12:31 Sorry, but it is only you who raise the issue of racism in the practice of an old law which remains unchanged probably because it HAS NOT been used recently in a racist fashion. Louisiana law based on the Napoleonic Code has many interesting old nuances but being old does not necessarily mean racist. If I thought it was racist I would not hint, I would say so.


Anonymous said...

10:25- Always interesting to hear the comments of the ignorant on the law of Louisiana. The system which governs much, but certainly not all, of Louisiana Law is a very sophisticated legal tradition which predates common law by several centuries, and from which common law has often borrowed (things like warranty, good faith in contracts, etc.) The law is actually far less different in both substance and result than often assumed, but where it is different, it is certainly not less sophisticated or less modern than the common law, in many cases, actually it may be more advanced. Just because you are unfamiliar with it doesn't make it good or bad. Louisiana hasn't wanted to change because the system is actually a very good one. Oh, and the jury system was borrowed by Louisiana from the common law, including the law involved in this instance. I could go into more detail, but you should get the picture that your assumptions are ill-founded and incorrect.

Anonymous said...

Yeah I’m pretty sure this is from a bygone era where hanging judges ran a courtroom. Bag em and tag em yer honor!!

Anonymous said...

2:24 Some people get great pleasure out of calling others ignorant when they think they know something others MIGHT not. That is sad. I lived part of my life in Louisiana and I am quite familiar with the Civil Law tradition and it's rich history even relating back to the Justinian Code and Roman law. I do not presume to belittle your knowledge simply because I dare respond to your original comment. I would hope that you would not be so presumptuous about mine. How you discern my "assumptions" is truly miraculous and a rare talent you ought to keep hidden. I still find Louisiana interesting and sometimes entertaining in it's contrast to other states. Thank you.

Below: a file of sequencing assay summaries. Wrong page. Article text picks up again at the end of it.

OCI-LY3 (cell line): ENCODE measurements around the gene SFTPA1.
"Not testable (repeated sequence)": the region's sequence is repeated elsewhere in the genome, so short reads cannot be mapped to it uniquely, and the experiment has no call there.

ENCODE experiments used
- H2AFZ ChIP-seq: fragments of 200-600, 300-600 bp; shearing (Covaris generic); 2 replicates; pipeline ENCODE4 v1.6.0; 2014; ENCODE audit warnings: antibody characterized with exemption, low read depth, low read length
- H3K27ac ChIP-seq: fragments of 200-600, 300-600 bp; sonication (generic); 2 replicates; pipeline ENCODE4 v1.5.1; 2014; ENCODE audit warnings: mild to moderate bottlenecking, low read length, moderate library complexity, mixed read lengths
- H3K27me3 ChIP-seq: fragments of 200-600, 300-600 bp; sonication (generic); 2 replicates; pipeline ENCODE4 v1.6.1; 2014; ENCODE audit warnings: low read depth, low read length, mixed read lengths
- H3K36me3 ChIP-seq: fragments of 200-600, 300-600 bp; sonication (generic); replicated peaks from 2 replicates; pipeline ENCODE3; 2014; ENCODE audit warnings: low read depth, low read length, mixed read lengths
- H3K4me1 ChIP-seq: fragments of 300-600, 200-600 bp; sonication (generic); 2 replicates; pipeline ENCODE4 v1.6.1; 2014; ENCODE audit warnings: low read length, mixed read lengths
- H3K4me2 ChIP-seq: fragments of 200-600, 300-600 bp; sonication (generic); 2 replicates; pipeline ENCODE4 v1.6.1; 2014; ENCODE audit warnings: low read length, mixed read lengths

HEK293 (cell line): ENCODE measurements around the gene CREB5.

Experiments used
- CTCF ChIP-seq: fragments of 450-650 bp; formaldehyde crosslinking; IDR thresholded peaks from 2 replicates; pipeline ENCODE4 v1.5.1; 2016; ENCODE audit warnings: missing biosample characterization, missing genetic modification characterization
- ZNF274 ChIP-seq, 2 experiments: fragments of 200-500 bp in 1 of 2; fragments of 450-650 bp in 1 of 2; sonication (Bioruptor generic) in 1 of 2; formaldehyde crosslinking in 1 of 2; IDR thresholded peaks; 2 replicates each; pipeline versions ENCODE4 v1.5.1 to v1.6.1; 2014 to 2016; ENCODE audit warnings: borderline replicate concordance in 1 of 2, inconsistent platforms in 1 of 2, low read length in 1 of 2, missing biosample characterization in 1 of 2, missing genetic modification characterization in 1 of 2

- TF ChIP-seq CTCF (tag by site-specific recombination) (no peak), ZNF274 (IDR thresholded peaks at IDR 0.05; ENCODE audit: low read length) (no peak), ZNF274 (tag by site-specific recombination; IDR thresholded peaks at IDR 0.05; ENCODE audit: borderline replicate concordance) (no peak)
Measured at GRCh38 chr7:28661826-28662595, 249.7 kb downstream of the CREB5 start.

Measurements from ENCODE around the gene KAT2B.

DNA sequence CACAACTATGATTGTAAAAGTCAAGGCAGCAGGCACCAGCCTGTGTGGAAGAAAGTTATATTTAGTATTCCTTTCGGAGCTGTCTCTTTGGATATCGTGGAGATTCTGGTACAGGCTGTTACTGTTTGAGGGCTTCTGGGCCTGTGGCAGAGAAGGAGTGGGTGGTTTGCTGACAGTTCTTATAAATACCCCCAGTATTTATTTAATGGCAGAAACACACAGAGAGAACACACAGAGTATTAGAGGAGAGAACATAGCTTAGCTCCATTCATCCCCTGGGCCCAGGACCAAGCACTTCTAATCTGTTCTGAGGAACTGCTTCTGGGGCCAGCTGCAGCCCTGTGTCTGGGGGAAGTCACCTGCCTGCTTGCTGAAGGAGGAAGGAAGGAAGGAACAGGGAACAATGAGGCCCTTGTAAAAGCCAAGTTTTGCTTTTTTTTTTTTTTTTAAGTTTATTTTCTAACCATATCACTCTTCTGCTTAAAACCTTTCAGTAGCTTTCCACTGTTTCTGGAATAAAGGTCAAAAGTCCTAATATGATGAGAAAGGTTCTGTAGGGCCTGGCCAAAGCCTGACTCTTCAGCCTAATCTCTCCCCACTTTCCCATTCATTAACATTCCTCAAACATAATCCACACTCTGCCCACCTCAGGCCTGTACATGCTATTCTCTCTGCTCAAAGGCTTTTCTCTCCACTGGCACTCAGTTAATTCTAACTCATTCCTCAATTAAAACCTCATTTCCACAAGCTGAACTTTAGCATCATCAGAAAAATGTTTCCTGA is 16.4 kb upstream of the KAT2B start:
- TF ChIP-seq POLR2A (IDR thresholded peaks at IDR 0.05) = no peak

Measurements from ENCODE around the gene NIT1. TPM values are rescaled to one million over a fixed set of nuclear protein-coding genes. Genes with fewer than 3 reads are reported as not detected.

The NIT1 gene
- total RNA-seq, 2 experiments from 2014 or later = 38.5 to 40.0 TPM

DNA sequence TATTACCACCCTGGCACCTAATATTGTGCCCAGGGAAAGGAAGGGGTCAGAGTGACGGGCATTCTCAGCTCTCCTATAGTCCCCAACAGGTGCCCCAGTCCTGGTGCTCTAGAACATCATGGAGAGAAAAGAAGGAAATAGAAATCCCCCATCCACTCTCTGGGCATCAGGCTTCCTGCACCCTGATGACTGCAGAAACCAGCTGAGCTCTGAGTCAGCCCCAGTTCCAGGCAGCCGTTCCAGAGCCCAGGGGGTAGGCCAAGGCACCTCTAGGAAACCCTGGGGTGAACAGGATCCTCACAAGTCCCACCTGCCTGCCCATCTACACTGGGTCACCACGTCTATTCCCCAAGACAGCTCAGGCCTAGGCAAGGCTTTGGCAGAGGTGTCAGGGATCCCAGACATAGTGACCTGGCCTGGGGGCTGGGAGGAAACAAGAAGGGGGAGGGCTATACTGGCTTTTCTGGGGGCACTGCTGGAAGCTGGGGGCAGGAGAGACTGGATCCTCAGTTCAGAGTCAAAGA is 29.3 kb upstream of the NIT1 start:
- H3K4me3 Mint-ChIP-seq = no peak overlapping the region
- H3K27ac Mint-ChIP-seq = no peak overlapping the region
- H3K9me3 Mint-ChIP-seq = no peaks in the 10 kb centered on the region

Judge Boudreaux Bean Sez said...

Thibodeaux! You on da jury, coullion! Pshaw!

Anonymous said...

I am little surprised at your taking umbrage at my earlier remarks. After all your "leave it to Louisiana," "relic of the past," and that "Louisiana does not pretend to want to change" certainly don't seem to be particularly positive remarks and clearly imply a backwardness in the not just the specific law at issue, but the entire legal system. We are all ignorant of many things that others know about. It is only a problem when we make pronouncements about others' circumstances of which we are ignorant. You made comments that clearly implied some understanding that not wanting to change was based on some backwardness on the part of the state. One can only discern assumptions from what is said. Your choice of words and remarks created an impression that your intent was to imply a certain backwardness. If I mistook your intent, perhaps you should be more careful in conveying your thoughts instead of using language that most would take as intending some disparagement. My intent was to correct the impression that you created by your own choice of words as reasonably understood.

Anonymous said...

Love the Star Trek clip. Back when acting was OVER dramatized.

Anonymous said...

10:04 wordy, wordy, but correct.

Anonymous said...

they can pull jurors off the street in Texas too. Saw it happen first-hand in downtown Houston back in the 80's.